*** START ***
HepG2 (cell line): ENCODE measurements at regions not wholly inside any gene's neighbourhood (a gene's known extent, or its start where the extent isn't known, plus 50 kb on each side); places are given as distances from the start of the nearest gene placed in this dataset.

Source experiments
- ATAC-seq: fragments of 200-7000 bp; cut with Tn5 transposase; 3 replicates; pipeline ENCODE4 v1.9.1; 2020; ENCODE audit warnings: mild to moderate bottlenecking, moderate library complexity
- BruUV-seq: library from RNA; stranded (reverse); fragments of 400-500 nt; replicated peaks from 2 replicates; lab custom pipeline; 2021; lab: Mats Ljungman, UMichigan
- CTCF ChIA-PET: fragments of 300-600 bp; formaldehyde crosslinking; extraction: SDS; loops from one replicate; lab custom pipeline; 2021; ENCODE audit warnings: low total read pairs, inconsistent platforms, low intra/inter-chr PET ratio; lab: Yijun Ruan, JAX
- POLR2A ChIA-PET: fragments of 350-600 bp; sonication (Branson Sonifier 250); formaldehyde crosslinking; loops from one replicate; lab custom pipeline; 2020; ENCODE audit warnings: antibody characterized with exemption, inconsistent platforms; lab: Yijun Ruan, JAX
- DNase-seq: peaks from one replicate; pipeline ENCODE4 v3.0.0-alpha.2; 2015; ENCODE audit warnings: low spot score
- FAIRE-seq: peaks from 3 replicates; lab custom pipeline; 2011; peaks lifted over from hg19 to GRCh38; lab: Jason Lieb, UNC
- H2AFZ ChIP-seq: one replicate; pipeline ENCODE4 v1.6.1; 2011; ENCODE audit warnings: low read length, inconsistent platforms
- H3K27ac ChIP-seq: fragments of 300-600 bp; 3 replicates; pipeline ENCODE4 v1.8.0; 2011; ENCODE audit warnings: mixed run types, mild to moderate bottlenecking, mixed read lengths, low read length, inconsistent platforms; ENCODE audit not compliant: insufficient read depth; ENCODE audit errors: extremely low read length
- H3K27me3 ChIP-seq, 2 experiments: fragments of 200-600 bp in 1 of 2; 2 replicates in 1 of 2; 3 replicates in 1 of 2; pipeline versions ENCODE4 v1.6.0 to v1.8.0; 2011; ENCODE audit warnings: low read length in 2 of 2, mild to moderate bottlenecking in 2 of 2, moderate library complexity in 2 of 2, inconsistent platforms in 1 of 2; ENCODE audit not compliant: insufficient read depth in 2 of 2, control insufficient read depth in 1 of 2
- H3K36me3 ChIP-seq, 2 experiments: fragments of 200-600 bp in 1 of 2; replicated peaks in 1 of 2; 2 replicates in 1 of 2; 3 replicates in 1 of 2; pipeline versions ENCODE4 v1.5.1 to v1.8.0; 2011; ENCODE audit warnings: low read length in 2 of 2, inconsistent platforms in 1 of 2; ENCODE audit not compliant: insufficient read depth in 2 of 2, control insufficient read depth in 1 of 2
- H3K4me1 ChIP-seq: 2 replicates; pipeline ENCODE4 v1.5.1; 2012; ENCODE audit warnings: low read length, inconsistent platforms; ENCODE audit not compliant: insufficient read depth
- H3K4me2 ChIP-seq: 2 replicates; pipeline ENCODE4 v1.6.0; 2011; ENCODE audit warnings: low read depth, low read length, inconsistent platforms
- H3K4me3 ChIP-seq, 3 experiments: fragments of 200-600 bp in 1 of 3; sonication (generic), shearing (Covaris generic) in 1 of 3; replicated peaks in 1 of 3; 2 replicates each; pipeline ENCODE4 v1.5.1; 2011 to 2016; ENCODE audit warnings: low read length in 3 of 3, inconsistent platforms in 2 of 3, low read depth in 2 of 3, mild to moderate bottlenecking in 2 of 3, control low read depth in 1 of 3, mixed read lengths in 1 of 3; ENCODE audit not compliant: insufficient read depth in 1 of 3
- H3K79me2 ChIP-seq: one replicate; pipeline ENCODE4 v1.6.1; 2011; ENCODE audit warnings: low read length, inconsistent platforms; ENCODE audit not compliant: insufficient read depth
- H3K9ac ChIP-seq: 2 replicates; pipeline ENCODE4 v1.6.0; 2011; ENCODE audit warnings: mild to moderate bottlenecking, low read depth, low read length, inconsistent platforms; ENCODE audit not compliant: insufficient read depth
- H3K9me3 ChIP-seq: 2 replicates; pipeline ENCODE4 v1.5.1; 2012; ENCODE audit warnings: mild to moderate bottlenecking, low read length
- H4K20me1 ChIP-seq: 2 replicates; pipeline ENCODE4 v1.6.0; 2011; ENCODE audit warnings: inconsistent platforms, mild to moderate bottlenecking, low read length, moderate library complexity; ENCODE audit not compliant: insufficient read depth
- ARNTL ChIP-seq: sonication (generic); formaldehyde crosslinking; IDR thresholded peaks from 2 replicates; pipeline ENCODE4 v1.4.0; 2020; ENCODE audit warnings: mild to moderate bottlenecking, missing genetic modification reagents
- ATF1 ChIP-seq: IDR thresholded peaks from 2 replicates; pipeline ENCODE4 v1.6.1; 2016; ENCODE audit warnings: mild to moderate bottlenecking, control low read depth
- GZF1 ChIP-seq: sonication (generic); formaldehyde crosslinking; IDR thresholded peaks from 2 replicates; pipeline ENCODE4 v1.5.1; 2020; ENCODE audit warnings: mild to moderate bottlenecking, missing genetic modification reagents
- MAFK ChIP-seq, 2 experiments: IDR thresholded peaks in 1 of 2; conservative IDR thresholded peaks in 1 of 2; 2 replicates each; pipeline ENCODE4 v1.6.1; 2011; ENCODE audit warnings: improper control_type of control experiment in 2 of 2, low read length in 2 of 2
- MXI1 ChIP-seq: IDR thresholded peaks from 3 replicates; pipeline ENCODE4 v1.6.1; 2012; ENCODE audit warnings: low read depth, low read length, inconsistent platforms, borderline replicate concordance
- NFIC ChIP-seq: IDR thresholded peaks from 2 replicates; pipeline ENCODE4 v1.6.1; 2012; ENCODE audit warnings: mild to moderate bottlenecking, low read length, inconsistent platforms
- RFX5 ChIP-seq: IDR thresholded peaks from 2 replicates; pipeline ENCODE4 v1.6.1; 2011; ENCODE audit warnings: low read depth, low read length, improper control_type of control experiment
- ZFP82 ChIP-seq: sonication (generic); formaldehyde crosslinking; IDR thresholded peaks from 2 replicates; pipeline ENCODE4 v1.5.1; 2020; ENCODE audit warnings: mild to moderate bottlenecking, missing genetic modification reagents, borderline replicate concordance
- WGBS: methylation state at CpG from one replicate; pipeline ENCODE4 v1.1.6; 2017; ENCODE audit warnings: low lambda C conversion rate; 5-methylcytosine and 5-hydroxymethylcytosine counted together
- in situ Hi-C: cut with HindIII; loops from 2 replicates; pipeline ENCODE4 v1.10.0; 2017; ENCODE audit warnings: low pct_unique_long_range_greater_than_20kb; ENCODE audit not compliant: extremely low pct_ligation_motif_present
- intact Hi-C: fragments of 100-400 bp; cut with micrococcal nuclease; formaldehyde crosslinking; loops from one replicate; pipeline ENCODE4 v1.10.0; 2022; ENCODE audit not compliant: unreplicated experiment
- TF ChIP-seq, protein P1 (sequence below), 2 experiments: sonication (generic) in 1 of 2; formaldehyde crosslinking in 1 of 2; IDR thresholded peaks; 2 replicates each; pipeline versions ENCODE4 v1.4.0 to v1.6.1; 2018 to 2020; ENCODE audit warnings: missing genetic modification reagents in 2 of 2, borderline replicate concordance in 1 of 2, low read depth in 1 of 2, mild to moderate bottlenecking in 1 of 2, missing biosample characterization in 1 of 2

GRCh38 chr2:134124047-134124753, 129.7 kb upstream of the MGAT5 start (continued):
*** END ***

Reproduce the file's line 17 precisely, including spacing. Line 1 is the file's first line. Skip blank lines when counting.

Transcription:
- H3K9ac ChIP-seq: 2 replicates; pipeline ENCODE4 v1.6.0; 2011; ENCODE audit warnings: mild to moderate bottlenecking, low read depth, low read length, inconsistent platforms; ENCODE audit not compliant: insufficient read depth